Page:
How to Use Business Credit Cards Wisely

Small and midsize business (SMB) owners may need quick access to cash, but loans don’t always cover the gaps. As lenders tighten borrower requirements, many companies are turning to credit cards to fund their operations. Business credit cards are convenient and have a variety of features that make it easy to manage your finances and maximize your benefits. However, it’s easy to get into financial trouble when using them. 

Use this guide to find out how to get the most from your business credit card’s benefits and not fall prey to its pitfalls and temptations. 

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Tips for leveraging business credit cards

Business credit cards offer plenty of advantages, but misusing these beneficial tools can quickly turn them into burdens.

Just because your company makes regular payments on its credit cards doesn’t mean you’re using them wisely. Interest rates for business credit cards tend to be extremely high compared to other funding sources, which means you could spend more than your company earns. If you turn to high-interest credit cards during hard times, you could make a bad situation worse.

However, credit cards provide significant advantages for responsible borrowers. Cash back, interest-free periods and 60-day floats can help a growing company take advantage of short windows of opportunity. To get the most from the perks without suffering the drawbacks, take the time to learn the ins and outs of business card financing.

Consider these six tips when leveraging credit cards to finance your SMB:

Don’t pay interest.

Credit cards can help your business by quickly raising capital. Banks make little money off exchange fees, but they make plenty of money when their customers get into a cycle of debt. You should only use credit cards if you can do so without carrying a balance from month to month.

This should be common personal finance wisdom, but it’s easy to get so involved with growing your business that you fail to recognize bad habits until it’s too late. Credit card interest rates fluctuate based on the market, unlike traditional loans. This means you can easily negate future gains by paying higher fees — even if you think you’re beating the system. Maintain constant vigilance to avoid turning a helpful tool into an added expense. If you think you’ll be carrying a balance on a large purchase, it would be wise to get a business loan at a lower interest rate. 

Optimize benefits.

Many business credit cards have benefits traditional financing sources don’t offer. These perks can include discounts on travel and lodging or preferred pricing for services. Explore the market to see which cards offer the most relevant benefits to your company.

For instance, if you travel infrequently but spend a lot on shipping, don’t obtain a business credit card offering frequent flier miles. Different cards offer perks for shipping, advertising and travel. As competition for business credit cards heats up, a few lenders have started allowing businesses to design their own bonus categories. To avoid spending too much time optimizing card spending, find one or two cards that cover your specific business needs.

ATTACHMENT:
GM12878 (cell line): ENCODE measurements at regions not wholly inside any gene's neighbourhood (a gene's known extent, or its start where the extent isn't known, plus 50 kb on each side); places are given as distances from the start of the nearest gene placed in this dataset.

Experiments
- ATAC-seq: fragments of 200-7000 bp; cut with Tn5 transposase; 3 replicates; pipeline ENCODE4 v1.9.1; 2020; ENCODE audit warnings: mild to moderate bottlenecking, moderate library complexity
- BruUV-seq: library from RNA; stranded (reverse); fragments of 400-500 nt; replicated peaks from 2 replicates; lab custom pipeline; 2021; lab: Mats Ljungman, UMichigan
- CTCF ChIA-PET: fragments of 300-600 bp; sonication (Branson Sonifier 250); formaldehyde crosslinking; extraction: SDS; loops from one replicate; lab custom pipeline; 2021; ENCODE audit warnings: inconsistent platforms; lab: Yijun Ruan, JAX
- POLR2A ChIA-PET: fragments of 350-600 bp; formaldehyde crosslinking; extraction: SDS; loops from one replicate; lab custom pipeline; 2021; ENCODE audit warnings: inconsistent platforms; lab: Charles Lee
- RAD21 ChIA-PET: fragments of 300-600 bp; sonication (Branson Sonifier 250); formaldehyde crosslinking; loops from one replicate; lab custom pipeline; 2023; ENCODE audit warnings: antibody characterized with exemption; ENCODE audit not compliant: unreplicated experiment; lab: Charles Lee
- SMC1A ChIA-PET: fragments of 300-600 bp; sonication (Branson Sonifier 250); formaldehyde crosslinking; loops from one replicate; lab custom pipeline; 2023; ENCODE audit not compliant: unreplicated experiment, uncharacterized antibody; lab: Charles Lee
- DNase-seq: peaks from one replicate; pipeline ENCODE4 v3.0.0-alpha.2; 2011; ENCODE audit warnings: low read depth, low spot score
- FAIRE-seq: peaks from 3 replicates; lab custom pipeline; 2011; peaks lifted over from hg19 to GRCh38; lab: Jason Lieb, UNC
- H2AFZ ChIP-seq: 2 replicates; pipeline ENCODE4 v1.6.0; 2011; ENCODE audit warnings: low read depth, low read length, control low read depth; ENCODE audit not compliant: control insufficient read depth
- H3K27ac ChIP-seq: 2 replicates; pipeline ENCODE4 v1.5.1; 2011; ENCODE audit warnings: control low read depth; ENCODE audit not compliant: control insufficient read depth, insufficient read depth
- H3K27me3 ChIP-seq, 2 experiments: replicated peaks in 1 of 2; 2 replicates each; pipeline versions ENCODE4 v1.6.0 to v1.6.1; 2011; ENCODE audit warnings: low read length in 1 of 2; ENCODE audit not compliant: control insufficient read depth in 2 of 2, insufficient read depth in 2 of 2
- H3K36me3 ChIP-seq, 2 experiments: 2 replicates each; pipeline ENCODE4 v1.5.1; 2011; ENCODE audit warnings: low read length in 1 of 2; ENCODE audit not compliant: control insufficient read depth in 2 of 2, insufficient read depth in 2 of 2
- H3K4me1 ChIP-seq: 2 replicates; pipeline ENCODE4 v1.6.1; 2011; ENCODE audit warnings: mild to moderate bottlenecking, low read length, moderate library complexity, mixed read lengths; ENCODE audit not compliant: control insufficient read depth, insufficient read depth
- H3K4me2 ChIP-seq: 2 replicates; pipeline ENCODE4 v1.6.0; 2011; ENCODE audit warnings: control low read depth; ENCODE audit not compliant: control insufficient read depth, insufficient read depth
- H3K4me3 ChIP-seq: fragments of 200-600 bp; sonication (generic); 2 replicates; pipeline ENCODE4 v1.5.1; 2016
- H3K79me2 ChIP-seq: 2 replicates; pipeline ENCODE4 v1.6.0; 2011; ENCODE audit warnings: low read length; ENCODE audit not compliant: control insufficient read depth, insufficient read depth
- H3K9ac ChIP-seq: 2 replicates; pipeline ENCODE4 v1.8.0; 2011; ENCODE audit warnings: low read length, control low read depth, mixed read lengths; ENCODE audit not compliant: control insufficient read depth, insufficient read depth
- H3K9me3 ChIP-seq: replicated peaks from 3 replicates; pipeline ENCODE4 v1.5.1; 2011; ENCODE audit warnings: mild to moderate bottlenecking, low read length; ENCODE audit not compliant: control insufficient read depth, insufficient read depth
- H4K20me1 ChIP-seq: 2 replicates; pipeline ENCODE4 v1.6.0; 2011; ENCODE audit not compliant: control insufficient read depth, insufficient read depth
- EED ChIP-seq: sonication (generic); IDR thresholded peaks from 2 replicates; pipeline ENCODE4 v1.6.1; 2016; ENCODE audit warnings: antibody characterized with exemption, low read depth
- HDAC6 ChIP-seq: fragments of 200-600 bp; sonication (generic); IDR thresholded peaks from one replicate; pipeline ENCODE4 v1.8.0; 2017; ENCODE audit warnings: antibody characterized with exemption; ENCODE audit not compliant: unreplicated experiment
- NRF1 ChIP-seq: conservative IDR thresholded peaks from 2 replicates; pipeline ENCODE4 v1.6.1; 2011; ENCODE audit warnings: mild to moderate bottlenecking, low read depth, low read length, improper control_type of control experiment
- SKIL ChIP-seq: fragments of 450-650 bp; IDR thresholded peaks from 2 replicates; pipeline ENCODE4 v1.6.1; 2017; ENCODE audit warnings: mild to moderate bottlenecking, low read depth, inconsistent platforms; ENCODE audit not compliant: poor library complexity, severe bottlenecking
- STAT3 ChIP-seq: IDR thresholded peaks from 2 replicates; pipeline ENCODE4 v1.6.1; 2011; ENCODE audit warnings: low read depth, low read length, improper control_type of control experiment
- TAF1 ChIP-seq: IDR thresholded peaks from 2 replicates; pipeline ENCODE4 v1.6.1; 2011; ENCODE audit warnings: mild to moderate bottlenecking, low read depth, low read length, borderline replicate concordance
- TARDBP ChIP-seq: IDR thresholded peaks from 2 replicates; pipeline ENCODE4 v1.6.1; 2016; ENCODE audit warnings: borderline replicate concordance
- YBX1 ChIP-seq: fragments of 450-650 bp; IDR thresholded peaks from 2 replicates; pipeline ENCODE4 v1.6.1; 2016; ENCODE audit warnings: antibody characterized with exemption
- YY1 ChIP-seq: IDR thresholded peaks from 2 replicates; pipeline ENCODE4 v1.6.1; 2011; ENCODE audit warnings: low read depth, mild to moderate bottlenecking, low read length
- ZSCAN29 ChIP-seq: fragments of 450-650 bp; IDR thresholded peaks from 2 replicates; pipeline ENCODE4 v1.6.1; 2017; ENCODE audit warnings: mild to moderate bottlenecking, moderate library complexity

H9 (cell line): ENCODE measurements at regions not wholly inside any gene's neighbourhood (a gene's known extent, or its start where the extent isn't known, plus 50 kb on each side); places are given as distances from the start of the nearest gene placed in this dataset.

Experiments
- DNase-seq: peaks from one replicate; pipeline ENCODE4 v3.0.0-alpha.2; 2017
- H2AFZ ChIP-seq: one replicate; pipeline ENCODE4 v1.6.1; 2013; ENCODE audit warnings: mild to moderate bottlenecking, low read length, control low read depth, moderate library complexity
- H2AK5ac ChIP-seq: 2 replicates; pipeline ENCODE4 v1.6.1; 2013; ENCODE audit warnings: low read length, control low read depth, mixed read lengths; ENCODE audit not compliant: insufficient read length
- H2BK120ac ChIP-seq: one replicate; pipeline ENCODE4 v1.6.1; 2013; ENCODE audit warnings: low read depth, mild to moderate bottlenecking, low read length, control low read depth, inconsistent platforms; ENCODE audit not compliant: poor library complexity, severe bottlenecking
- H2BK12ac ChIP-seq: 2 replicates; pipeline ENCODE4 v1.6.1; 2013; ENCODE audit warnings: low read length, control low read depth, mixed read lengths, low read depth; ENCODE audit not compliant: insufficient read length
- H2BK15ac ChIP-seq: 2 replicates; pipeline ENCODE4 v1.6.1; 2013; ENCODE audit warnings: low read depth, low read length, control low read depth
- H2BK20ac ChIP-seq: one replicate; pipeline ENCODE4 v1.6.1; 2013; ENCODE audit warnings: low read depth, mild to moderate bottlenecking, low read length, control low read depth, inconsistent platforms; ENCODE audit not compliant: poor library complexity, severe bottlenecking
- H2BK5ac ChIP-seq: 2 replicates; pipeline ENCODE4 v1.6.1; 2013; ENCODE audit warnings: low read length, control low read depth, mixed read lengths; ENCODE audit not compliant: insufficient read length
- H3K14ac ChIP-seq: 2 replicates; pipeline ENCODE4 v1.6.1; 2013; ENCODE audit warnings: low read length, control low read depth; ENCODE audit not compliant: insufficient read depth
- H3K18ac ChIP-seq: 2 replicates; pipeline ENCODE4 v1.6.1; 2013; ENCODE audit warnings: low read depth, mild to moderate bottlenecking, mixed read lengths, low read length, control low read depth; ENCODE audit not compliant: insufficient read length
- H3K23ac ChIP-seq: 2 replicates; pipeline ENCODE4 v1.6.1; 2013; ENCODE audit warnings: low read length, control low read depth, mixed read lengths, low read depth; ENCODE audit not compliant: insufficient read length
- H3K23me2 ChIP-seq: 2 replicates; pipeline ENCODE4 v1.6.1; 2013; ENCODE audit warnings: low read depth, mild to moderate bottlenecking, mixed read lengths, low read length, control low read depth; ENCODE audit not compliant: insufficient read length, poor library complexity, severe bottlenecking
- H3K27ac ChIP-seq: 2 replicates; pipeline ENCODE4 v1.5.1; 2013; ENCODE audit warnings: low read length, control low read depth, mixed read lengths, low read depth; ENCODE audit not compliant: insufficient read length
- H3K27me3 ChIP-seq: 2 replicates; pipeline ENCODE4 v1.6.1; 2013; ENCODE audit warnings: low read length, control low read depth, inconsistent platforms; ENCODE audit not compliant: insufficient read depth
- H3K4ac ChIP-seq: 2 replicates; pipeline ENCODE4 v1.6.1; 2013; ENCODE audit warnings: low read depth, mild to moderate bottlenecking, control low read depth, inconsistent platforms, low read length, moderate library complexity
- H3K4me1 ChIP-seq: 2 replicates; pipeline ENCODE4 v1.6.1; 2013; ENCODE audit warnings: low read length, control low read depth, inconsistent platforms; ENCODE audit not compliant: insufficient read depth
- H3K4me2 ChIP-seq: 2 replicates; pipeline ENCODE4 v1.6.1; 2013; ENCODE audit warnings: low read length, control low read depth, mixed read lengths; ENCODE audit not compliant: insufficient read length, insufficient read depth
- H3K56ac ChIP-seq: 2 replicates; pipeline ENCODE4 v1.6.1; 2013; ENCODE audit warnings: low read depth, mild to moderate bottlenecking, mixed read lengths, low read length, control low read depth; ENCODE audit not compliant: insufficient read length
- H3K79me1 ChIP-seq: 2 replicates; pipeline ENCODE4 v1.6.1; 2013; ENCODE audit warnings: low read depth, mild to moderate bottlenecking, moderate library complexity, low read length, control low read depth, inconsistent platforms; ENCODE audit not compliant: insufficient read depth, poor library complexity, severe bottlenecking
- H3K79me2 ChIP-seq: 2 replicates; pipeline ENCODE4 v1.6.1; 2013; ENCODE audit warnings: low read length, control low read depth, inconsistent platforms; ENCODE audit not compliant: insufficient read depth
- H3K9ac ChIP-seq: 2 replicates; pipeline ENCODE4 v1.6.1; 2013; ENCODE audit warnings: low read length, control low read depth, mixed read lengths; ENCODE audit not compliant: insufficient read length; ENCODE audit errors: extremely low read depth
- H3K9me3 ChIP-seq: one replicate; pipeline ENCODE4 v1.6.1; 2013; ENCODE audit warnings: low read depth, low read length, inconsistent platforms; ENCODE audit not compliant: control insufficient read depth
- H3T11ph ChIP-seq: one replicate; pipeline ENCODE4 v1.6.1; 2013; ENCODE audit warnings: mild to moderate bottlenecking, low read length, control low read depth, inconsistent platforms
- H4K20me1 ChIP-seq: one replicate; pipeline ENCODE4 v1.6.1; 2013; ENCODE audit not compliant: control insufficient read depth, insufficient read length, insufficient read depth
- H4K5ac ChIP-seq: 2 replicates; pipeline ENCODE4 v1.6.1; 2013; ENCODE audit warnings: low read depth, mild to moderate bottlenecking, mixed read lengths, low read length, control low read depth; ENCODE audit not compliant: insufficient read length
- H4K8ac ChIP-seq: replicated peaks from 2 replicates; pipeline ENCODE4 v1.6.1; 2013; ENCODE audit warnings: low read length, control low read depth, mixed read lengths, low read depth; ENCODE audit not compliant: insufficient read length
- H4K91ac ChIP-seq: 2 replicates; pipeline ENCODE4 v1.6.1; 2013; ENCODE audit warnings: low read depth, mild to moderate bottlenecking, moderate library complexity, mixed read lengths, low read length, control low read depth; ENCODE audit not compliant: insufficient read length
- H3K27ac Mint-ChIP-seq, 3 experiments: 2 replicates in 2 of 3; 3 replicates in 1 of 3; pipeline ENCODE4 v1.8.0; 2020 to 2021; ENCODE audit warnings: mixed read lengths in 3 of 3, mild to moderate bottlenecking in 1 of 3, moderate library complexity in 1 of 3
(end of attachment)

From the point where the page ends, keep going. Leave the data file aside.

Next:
Watch for introductory offers.

Credit cards attract new users with all sorts of promises. Some advertise zero interest, while others entice applicants by offering thousands of points for new sign-ups. All offers come with strings attached, so read the fine print carefully.

Using racked miles or points usually requires you to meet a spending threshold within a certain time frame. Some offers require only a small amount of spending — like $3,000 — while others demand $20,000 or more.

A promotion can also end abruptly, leaving you blindsided. If your business floats thousands of dollars on a card, you could face a substantial bill when the introductory offer ends, costing you even more than the initial offer.

Track your financial statements.

You’ll need to watch your financial statements closely when swiping your business credit cards. Tracking statements gives you an idea of how your company is doing and helps you monitor your cash flow. Review your books each week, and note when your revenue is highest. Choose a date when you will have increased cash flow to make additional credit card payments to pay down your balance.

Avoid commingling.

It can be tempting to make personal purchases on your business credit card or business purchases on your personal credit card. However, this makes it difficult to keep track of your expenses and profits come tax season. It can also negatively affect your credit score if you miss a payment.

Hop cautiously — or not at all.

Credit card hopping is when you go from one card to another to get perks or rewards, such as cash back or zero-interest-rate periods. Cards often have introductory offers, and opening a new card account can allow you to take advantage of these.

However, you will need to research a card thoroughly before you choose it. You should also take careful note of annual and transfer fees. Consider whether it’s really worth making the change. If you’re switching to get rewards points you won’t use, or a lower introductory interest rate even though you pay off your cards before they accrue interest, there’s little benefit.

Opening new lines of credit will also lower your credit score, so it’s not wise to get new cards often. If you’re planning to apply for a large loan soon, it’s best to avoid credit card hopping so your score will be as high as possible.

To get the most out of business credit cards, optimize perks, such as discount programs, rewards and low or interest-free loans, while minimizing fees.

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